For many years, Columbus Day has been noted chiefly as the day when you go to the bank to make a deposit or withdraw some cash only to find that the bank isn't open. "What the...?" you say to yourself, then read the note pasted on the glass reminding you of the holiday.
But with the proliferation of ATMs, which can now accept checks you haven't endorsed, and are even too lazy to put in an envelope or total up, Columbus Day has largely faded into insignificance, and even become a magnet for protests and quasi-historical criticism.
Some municipalities, including Minneapolis and Saint Paul, have replaced Columbus Day with a new holiday, Indigenous Day. I like the idea of having such a holiday, though I'm not sure celebrating it on the day Columbus first spotted land in the New World is a good idea.
Then again, there is a certain logic to the association. Indigenous people would probably never have quit fighting one another and come to consider themselves members of a single extended family except as a response to a larger and otherwise indomitable outside force.
It's easy to understand how offensive Columbus Day seems to Native Americans, and many aspects of the explorer's character make it difficult for whites and Latinos to get much excited about him, either. But I can remember the days when we were required to memorize the red-letter days of early exploration:
Columbus - 1492 / Ponce de Leon - 1507 / Balboa - 1509? / Cortez - 1513 / Jacques Cartier - 1536
I don't recall that any of these men were being celebrated for their humanitarianism, honesty, moral fiber, or ethnographic curiosity. Back when the holiday meant something, Columbus Day was a celebration of two things: courage in the face of the unknown, and the freedom and economic opportunity opened up by immigration.
These elements of the holiday have also come in for derision, of course. Sailing west across an ocean into the abyss for eighty-one days can hardly be considered a courageous act, we're told, when Breton and Basque fisherman had been fishing off the coast of Newfoundland for centuries. And the fact that countless millions of immigrants, many of whom faced oppression, torture, or starvation in their home countries, found new lives in the Western hemisphere loses its luster when we stop to consider that the land wasn't really theirs to take.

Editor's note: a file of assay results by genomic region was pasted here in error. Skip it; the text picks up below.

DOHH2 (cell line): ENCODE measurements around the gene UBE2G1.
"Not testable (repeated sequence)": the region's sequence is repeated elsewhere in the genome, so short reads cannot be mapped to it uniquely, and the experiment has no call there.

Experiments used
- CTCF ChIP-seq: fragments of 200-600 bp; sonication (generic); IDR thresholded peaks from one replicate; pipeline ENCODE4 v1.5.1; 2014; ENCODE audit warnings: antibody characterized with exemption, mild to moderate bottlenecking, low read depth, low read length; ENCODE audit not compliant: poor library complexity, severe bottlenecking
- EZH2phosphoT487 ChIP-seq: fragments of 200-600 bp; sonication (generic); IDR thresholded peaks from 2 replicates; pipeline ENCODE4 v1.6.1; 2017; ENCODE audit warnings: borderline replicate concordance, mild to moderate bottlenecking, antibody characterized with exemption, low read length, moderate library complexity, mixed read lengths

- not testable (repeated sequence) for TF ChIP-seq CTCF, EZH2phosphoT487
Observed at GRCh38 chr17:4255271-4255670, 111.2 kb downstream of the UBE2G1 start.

For myself, I find such reasoning a little shallow, and look forward to the day when our understanding of historical events and movements sheds both its gingoistic triumphalism and its petulant adversarialism, subsuming both attitudes in a more complex and all-embracing vision.
I'm not sure what a holiday based on that notion might be called, or when it would be held. Somehow, I don't think the idea of celebrating "Aufheben Day" on August 27 (Hegel's birthday) will catch on here in the States any time soon. Besides, considered in isolation from specific events, the concept loses its meaning.
This year, on Indigenous Day, I think I'll re-read Follow the Dream: the Story of Christopher Columbus, a gorgous children's book by Czech immigrant Peter Sis, and then maybe flip through the pages of They Sought a New World: The Story of European Immigration to North America, with its wonderful illustrations by William Kurelek, whose Ukrainian parents settled in Alberta.
After a light dinner of homemade acorn bread and orzo-wild rice salad, maybe we'll settle in to a double feature on the tube: Terrance Malick's brilliant The New World, and Jonathan Wack's wacky Powwow Highway.